Anthopoulos has kept mum on his plans since he assumed the general-manager duties at the end of the regular season. Over the past few weeks, though, Anthopoulos has maintained that he expects to be able to shed some light on the Jays' situation before the General Managers' Meetings open in Chicago on Monday.
This week, Anthopoulos plans on sitting down with team president and CEO Paul Beeston and ownership to detail a plan for 2010 and beyond. Before he could do that, Anthopoulos felt he needed to first reorganize Toronto's scouting and player-development departments, and then settle the club's coaching staff and the future of manager Cito Gaston in light of the late-season clubhouse controversy.
Those steps have been taken. Now, Anthopoulos can focus on direction.
"I didn't come out and say where it was on my list of priorities and time frame," Anthopoulos said after revealing a slightly different coaching staff on Friday and announcing that Gaston would retire after the 2010 season. "Getting this staff settled, getting it in place, addressing all the things that came out and were talked about and putting all that to bed was a priority for me.
"This was certainly one of the items I wanted to have done by this time frame -- prior to being able to finalize payroll and things like that, direction, whether it's spending money in free agency, sitting down with ownership and so on. This is something that was of utmost importance to me going forward."
Last season with former general manager J.P. Ricciardi, the Blue Jays operated under an estimated $80 million payroll -- roughly a $20 million decrease from the previous season. Anthopoulos, who replaced Ricciardi on Oct. 3, now has to decide whether it makes more sense to move forward with a similar payroll, or to ask ownership for an increase.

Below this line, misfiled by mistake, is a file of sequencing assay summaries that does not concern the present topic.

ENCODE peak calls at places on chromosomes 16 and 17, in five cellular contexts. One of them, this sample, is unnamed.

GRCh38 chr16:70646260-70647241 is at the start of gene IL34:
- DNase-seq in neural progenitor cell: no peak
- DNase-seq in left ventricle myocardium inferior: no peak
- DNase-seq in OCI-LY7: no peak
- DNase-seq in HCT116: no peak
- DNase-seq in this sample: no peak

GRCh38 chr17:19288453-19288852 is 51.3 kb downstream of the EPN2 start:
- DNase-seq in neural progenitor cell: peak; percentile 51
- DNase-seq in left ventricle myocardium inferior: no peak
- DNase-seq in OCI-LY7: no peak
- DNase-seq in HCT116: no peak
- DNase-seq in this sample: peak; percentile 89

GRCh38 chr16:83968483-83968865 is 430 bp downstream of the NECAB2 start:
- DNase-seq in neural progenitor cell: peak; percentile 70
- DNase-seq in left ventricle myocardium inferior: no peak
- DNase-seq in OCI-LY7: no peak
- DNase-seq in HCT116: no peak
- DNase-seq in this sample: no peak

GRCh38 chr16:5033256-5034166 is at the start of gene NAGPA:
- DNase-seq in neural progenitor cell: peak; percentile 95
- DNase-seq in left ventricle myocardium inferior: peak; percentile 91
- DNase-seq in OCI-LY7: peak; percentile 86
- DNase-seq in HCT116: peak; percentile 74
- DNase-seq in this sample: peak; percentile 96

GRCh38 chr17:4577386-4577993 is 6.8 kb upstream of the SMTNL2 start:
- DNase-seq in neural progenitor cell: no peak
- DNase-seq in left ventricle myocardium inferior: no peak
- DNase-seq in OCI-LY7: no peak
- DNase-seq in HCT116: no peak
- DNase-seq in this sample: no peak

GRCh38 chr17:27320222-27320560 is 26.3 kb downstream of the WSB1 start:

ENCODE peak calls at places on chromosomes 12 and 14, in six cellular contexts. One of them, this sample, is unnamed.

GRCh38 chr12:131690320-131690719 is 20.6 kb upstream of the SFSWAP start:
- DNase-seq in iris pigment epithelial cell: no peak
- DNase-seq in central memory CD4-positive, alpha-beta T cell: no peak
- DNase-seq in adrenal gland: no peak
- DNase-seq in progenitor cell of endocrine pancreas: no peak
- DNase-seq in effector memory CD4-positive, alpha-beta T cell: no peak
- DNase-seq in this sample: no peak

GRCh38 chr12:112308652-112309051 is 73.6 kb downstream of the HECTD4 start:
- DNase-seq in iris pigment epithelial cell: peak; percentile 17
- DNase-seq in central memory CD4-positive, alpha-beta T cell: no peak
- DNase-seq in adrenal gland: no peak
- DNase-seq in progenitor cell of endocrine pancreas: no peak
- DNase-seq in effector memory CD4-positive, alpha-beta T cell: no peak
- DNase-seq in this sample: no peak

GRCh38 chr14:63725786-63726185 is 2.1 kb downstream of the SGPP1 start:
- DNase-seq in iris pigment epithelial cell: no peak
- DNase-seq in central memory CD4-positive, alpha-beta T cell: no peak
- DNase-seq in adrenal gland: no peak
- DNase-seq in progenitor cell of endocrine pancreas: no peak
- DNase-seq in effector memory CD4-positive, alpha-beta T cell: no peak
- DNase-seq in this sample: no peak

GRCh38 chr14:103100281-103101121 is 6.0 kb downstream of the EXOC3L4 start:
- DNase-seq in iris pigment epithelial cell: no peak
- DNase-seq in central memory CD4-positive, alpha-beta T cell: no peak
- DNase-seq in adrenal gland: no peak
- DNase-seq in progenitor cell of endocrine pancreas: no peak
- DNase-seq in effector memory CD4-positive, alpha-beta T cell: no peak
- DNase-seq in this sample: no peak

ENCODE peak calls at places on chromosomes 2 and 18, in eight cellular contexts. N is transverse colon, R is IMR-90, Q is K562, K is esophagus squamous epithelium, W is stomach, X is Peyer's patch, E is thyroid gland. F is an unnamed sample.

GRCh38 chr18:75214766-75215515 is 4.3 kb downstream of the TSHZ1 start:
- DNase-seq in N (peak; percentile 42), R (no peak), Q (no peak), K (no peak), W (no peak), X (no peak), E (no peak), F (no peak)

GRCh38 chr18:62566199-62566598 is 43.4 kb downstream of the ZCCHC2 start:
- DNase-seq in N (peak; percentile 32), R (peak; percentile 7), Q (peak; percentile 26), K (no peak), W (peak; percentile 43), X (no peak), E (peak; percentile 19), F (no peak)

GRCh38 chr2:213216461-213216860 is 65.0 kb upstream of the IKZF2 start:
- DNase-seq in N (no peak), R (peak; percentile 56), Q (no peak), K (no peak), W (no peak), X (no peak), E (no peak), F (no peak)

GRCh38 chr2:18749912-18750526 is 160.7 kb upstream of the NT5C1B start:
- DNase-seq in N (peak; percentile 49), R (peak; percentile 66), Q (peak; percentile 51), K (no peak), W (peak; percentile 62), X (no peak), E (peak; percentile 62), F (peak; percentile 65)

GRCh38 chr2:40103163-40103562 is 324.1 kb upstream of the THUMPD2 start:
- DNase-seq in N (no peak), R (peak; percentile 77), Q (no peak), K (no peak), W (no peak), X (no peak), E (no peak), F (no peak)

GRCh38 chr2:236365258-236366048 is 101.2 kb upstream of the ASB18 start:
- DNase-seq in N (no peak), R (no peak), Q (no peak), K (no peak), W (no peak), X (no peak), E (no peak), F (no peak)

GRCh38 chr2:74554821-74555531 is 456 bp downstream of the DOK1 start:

After enduring a 75-win season within the increasingly competitive American League East, the Jays could be on the verge of a slight rebuild -- eyeing a competitive window down the road -- rather than a spending spree for 2010. Toronto has free agents in catcher Rod Barajas and shortstops Marco Scutaro and John McDonald, but playing the largest part in Toronto's direction is the future of ace pitcher Roy Halladay, who is eligible for free agency next winter.
Ricciardi was very public about fielding offers for Halladay this past season. Anthopoulos plans on keeping any trade discussions about any of his players close to his vest, but know that he has already been phoning rival GMs to discuss potential swaps.
Trying to trade Halladay before he potentially walks away as a free agent is a realistic scenario for the Blue Jays. Asked for his gut feeling about Halladay's future on Saturday, Gaston once again reiterated Halladay's wish to play in the postseason. Given Toronto's current situation, making a run at the World Series seems like more of a long-term goal.
"My gut is that I think Doc wants to be on a winning team," Gaston said. "He's probably sitting there looking at A.J. [Burnett] out there pitching [for the Yankees in the World Series], knowing that that's where he'd like to be. It's not about money with Doc. It's about him being on a winning team.
"I can't speak for Doc, but my gut feeling is if he's here next year with us, then he'll probably leave after next year. Hopefully, if that's the case, then we can get something for him before he leaves."
Anthopoulos addressed the Halladay situation in an interview with the Canadian Press on Monday.
"If this team wins, then there's a good opportunity for him to stay here," Anthopoulos said. "The reality of it is we were a 75-win team last year, and obviously, that doesn't meet Roy's criteria for winning right now. Roy's goals are the same as ours, but his time line might not be the same as ours, and what I'm working through right now is how soon, in this offseason, can we turn this entire thing around, so that we can be a team that really makes a run at the playoffs."
Jordan Bastian is a reporter for MLB.com. This story was not subject to the approval of Major League Baseball or its clubs.